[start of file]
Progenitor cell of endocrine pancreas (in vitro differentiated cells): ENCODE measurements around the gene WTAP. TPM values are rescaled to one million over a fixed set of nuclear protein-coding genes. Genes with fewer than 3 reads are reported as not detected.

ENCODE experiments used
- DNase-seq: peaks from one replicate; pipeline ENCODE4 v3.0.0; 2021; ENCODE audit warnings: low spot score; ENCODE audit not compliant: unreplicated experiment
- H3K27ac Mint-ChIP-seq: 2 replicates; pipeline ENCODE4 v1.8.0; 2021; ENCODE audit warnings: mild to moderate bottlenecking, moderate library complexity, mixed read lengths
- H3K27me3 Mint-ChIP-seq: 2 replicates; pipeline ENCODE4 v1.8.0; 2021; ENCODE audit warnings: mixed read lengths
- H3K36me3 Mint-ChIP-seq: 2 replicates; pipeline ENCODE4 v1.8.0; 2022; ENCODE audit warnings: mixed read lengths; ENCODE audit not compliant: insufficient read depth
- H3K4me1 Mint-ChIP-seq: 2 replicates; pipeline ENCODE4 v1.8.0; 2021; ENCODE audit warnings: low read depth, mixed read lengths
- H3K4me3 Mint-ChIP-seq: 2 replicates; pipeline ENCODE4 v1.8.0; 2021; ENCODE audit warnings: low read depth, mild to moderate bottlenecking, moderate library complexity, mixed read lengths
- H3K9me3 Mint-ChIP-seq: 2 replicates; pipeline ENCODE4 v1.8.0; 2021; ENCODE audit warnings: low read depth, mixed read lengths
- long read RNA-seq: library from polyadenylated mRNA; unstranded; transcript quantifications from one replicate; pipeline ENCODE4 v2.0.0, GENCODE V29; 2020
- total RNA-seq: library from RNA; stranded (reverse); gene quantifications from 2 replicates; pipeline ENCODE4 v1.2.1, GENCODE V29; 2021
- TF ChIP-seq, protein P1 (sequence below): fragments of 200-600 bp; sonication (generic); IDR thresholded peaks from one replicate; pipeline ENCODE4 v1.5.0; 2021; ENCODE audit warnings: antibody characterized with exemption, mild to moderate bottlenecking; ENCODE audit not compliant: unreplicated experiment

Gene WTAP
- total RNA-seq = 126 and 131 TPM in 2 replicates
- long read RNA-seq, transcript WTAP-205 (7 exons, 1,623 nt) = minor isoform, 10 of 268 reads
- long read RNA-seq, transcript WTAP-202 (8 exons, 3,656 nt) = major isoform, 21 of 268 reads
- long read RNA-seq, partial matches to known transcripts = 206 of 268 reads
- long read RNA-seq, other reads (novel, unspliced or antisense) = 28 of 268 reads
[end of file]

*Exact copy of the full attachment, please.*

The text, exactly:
Progenitor cell of endocrine pancreas (in vitro differentiated cells): ENCODE measurements around the gene WTAP. TPM values are rescaled to one million over a fixed set of nuclear protein-coding genes. Genes with fewer than 3 reads are reported as not detected.

ENCODE experiments used
- DNase-seq: peaks from one replicate; pipeline ENCODE4 v3.0.0; 2021; ENCODE audit warnings: low spot score; ENCODE audit not compliant: unreplicated experiment
- H3K27ac Mint-ChIP-seq: 2 replicates; pipeline ENCODE4 v1.8.0; 2021; ENCODE audit warnings: mild to moderate bottlenecking, moderate library complexity, mixed read lengths
- H3K27me3 Mint-ChIP-seq: 2 replicates; pipeline ENCODE4 v1.8.0; 2021; ENCODE audit warnings: mixed read lengths
- H3K36me3 Mint-ChIP-seq: 2 replicates; pipeline ENCODE4 v1.8.0; 2022; ENCODE audit warnings: mixed read lengths; ENCODE audit not compliant: insufficient read depth
- H3K4me1 Mint-ChIP-seq: 2 replicates; pipeline ENCODE4 v1.8.0; 2021; ENCODE audit warnings: low read depth, mixed read lengths
- H3K4me3 Mint-ChIP-seq: 2 replicates; pipeline ENCODE4 v1.8.0; 2021; ENCODE audit warnings: low read depth, mild to moderate bottlenecking, moderate library complexity, mixed read lengths
- H3K9me3 Mint-ChIP-seq: 2 replicates; pipeline ENCODE4 v1.8.0; 2021; ENCODE audit warnings: low read depth, mixed read lengths
- long read RNA-seq: library from polyadenylated mRNA; unstranded; transcript quantifications from one replicate; pipeline ENCODE4 v2.0.0, GENCODE V29; 2020
- total RNA-seq: library from RNA; stranded (reverse); gene quantifications from 2 replicates; pipeline ENCODE4 v1.2.1, GENCODE V29; 2021
- TF ChIP-seq, protein P1 (sequence below): fragments of 200-600 bp; sonication (generic); IDR thresholded peaks from one replicate; pipeline ENCODE4 v1.5.0; 2021; ENCODE audit warnings: antibody characterized with exemption, mild to moderate bottlenecking; ENCODE audit not compliant: unreplicated experiment

Gene WTAP
- total RNA-seq = 126 and 131 TPM in 2 replicates
- long read RNA-seq, transcript WTAP-205 (7 exons, 1,623 nt) = minor isoform, 10 of 268 reads
- long read RNA-seq, transcript WTAP-202 (8 exons, 3,656 nt) = major isoform, 21 of 268 reads
- long read RNA-seq, partial matches to known transcripts = 206 of 268 reads
- long read RNA-seq, other reads (novel, unspliced or antisense) = 28 of 268 reads